8901 posts in 3564 days


#10 posted 12-27-2010 07:38 AM

It depends more on if it is a compressor pump needs oil or if it is oil free.

As a contractor I use mostly the oilless compressors because they run better in the colder weather. Mine will start just fine at -10° or -15° but a compressor that uses oil starts having problems on startup in the low 20’s.

One way to overcome this is to keep it warm somehow and also to use a winter grade oil. When working with some of my friends in the winter, my compressor is the one that everyone plugs into because most of them use the oiled compressors.

The advantages of a compressor that uses oil is that they usually run quieter and they tend to last longer if you are good at keeping the oil changed and at the proper level.

-- Todd A. Clippinger, Montana, http://americancraftsmanworkshop.com

View LeeinEdmonton's profile

LeeinEdmonton

254 posts in 3046 days


#11 posted 12-28-2010 06:03 PM

A compressor that uses oil bypasses some of that oil into the air hose & helps to lubricate your air tools as well.
This is also why the larger stationary compressors are also equipped with a low oil pressure shut-down switch because compressor oil level is often not on anyone’s priority list in many shops.

Lee

-- Lee

View CampD's profile

CampD

1475 posts in 2951 days


#12 posted 12-28-2010 07:10 PM

First off, the wording in the manual “Keep from freezing” is a”CYA” for the manufacturer.

I’ve had my oil-less compressor in the shop/garage for over 20yrs (temp outside today is 7) and never a problem.
My oil-filed would trip the breaker if I tried to start it with-out warming up the room first.

A word of caution and for years of problem free operation ”when you hit the pressure release valve/piston” This is an over-fill safety valve and is not ment to be used to empty the tank, use the Drain valve located on the bottom of the tank for this. All moisture would have condensed as a liquid on the bottom of the tank and will only drain thru this valve. Every time you open this valve you risk getting some forigen material logged in it possibly causing a leak and weaking the spring lowering the pressure release point. The drain valve is a much cheaper replacement part.

-- Doug...

View CharleyL's profile

CharleyL

197 posts in 2829 days


#13 posted 12-28-2010 08:46 PM

Pulling the pressure blow-off is NOT the way to remove condensate from your compressor. Condensate builds up in the bottom of the air tank and must be drained by opening a valve at the bottom of the tank. This is usually a winged type valve similar to the ones on the bottom of car radiators. Some pancake tanks have valves on the top of the tank with a straw type stem reaching down to the inside bottom of the tank for draining the condensate and these valves usually have a small round plastic handle and a spout located just under the handle. You should open the drain valve and drain all of the condensate water at the end of each day of use, before you drain the air pressure because it is needed to force the water out. A small amount of water left in the tank might freeze, but it will not cause any problems. If you haven’t drained the condensate for a while it could damage the tank when it freezes.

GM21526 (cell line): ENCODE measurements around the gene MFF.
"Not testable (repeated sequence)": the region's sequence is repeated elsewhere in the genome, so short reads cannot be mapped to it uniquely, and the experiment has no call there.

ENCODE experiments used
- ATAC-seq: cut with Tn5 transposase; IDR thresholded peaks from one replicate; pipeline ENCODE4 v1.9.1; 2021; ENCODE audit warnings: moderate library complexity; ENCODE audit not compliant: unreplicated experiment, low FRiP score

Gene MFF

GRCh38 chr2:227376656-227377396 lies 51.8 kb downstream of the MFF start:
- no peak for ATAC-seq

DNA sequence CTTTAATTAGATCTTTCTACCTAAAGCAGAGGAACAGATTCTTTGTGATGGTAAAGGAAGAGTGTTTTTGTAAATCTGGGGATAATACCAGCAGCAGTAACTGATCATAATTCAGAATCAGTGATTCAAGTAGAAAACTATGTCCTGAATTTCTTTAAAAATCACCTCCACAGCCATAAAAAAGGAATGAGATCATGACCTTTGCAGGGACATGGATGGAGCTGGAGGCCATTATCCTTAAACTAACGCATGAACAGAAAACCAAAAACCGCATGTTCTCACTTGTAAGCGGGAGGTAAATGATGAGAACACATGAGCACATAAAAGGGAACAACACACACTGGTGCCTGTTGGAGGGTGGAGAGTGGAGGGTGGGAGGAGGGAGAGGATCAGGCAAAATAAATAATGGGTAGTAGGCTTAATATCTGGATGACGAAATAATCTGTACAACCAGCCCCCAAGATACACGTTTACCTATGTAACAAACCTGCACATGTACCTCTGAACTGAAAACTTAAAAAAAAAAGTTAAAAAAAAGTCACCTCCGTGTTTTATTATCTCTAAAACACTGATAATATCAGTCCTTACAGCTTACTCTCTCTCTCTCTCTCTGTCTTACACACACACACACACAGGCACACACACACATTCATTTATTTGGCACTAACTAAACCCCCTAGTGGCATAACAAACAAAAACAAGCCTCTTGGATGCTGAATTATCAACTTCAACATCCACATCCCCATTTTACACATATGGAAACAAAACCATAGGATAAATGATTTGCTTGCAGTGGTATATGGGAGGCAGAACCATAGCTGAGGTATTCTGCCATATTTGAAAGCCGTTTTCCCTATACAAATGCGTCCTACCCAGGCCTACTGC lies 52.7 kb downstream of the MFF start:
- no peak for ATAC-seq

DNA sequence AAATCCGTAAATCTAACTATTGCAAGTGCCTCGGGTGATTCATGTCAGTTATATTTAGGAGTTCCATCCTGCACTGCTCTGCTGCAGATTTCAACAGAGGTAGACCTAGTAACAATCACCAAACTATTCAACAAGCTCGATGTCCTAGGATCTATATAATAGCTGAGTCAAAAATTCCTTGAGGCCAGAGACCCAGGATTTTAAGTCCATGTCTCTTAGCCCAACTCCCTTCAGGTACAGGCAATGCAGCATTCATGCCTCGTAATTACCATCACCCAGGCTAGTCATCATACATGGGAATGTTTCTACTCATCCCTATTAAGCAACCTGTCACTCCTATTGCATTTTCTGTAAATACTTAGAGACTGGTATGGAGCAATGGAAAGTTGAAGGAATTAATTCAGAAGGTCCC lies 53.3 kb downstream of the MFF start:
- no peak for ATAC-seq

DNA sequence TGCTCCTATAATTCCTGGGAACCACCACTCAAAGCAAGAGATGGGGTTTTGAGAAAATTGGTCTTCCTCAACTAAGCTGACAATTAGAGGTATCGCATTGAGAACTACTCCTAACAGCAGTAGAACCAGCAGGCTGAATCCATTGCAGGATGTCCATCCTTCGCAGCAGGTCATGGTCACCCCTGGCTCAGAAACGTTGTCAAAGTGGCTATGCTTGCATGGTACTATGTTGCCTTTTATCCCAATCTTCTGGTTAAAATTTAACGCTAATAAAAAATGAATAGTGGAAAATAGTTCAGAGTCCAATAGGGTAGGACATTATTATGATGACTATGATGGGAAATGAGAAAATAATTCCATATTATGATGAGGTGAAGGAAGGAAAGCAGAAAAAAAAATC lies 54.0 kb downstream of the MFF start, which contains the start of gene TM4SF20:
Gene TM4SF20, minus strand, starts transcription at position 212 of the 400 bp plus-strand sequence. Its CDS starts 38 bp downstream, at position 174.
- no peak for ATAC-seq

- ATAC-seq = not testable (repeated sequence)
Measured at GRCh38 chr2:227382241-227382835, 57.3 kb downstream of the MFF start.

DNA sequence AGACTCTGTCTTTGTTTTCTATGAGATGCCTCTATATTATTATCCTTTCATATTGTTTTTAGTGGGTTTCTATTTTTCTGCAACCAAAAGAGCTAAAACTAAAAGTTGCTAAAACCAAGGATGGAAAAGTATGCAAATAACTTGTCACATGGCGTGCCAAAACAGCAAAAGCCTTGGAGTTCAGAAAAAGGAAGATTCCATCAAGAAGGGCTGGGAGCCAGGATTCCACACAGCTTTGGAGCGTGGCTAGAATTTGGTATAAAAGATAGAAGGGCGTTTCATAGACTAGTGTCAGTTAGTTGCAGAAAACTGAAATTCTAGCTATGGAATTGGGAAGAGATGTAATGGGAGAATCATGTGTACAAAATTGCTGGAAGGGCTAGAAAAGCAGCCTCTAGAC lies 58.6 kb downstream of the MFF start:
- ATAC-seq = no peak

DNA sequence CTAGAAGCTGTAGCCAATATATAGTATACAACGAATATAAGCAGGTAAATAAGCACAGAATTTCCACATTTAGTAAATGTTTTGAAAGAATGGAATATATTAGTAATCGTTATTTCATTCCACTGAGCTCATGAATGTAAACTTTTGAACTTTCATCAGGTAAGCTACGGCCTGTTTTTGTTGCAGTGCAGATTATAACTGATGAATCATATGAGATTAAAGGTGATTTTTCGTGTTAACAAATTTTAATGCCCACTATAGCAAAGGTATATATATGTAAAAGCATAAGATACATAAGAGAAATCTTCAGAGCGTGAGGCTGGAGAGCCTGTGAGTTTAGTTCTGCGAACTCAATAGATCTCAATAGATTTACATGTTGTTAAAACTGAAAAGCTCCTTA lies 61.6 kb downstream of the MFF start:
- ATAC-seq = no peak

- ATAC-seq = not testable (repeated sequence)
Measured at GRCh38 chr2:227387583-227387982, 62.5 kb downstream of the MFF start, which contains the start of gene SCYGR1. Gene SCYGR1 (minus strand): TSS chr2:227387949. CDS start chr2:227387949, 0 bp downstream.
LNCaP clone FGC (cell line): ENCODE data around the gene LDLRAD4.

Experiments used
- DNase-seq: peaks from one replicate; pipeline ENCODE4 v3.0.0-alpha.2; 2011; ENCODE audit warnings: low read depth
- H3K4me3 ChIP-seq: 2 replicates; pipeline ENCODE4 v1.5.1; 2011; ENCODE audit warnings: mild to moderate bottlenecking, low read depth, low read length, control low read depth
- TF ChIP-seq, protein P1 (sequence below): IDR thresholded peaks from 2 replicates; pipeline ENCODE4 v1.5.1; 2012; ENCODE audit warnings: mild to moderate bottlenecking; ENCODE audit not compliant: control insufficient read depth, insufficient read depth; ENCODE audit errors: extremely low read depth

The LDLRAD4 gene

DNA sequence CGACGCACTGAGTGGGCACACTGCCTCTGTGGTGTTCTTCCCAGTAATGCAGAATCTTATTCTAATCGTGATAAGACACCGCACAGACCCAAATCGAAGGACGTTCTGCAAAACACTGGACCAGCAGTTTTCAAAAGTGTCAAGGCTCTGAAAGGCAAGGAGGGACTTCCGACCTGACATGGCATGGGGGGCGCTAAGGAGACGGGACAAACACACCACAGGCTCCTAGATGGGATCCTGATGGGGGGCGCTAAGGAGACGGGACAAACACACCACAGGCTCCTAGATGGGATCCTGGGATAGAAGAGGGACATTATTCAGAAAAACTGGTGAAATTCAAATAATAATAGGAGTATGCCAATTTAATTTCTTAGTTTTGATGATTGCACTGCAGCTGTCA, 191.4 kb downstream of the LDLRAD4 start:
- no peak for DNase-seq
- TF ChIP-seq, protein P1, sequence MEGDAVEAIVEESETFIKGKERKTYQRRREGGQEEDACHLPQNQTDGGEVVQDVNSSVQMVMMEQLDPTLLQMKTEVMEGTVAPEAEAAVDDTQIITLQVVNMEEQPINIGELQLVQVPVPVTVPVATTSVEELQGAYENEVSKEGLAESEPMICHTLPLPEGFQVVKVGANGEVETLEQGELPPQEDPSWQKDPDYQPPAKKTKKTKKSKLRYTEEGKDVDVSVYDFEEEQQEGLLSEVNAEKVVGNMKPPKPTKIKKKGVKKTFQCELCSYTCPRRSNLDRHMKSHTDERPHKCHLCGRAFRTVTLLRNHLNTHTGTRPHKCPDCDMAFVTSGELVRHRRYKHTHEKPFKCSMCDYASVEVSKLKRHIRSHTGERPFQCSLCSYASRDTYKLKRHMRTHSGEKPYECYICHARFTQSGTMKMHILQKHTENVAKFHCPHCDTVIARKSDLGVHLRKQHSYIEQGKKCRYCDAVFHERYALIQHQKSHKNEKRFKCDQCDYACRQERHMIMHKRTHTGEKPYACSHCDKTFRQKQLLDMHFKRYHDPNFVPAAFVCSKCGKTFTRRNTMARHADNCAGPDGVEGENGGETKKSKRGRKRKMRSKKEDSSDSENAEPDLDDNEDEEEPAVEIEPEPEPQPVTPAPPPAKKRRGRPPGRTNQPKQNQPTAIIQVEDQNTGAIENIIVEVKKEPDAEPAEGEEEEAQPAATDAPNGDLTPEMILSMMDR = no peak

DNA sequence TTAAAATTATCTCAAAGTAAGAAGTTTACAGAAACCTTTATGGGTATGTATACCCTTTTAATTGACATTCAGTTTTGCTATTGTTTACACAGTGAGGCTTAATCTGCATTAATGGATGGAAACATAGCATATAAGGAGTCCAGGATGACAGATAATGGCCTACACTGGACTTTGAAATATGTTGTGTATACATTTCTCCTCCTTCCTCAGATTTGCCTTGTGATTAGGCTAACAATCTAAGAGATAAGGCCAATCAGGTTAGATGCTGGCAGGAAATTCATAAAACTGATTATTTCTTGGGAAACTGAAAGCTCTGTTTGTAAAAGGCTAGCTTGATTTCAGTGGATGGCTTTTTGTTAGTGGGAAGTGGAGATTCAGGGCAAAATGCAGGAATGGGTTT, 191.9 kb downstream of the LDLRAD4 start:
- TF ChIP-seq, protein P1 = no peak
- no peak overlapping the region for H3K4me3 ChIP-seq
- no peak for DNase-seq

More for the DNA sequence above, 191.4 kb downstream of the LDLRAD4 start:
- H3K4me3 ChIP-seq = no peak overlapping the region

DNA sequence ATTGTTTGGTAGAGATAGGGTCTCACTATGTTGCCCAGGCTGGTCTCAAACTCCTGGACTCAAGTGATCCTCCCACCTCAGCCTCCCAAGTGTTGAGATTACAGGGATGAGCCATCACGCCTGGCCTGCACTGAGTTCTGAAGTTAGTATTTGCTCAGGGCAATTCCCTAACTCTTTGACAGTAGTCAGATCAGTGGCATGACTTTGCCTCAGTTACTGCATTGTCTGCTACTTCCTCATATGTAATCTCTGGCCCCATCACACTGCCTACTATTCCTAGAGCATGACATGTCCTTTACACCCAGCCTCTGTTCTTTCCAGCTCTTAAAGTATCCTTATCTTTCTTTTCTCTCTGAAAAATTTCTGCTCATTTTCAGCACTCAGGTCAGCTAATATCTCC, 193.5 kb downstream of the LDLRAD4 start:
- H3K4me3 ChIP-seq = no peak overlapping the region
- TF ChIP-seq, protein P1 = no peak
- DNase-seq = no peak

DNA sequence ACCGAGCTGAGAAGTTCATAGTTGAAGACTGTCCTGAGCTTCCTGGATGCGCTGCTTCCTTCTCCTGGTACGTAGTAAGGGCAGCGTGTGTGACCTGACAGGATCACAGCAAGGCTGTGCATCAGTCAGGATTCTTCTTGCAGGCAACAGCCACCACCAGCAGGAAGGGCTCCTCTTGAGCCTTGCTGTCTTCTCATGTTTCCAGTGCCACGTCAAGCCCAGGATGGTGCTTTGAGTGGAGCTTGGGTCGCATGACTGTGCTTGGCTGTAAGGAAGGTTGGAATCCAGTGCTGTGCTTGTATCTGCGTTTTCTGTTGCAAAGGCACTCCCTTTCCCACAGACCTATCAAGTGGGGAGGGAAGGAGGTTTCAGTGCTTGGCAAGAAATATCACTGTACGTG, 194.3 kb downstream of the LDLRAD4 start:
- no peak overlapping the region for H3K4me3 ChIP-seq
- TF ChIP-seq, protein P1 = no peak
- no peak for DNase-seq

Charley

View newbiewoodworker's profile

newbiewoodworker

668 posts in 2292 days


#14 posted 12-29-2010 01:49 AM

Charley: I pull the blow valve, but then open the valve on the bottom, per manufacturers instructions. It specifically mentions to do it in that order…I imagine the high pressure out a hole like that would be a penetration hazard, if your hand was infront of the valve..

CampD: It specifically mentions use of that valve for blowing the tank. There is a key-ring, specifically attached, so you can grab it. My guess is, that our compressors, being two decades appart, were designed differently. And that, yours maybe wasn’t designed to use that, but mine was.

-- "Ah, So your not really a newbie, but a I betterbie."

View CampD's profile

CampD

1475 posts in 2951 days


#15 posted 12-29-2010 02:20 AM

I didnt say that was the only one I had, what I said was, the one in the shop has being running for 20yrs in the cold with no problem. At this moment, Being a contractor, I have no less then 6 running and many more in the grave yard.
The ring is designed to be grasped quickly in-case of the motor over running and it also acts as a safety pressure release if the tank gets over 150 lbp. I seen far to many of these valves fail and leak (the one in the shop is still the original) buy it being used in this fashion, but by all means, go ahead and use it any way you like.
The drain valve is still a Muuuch cheaper replacement.

-- Doug...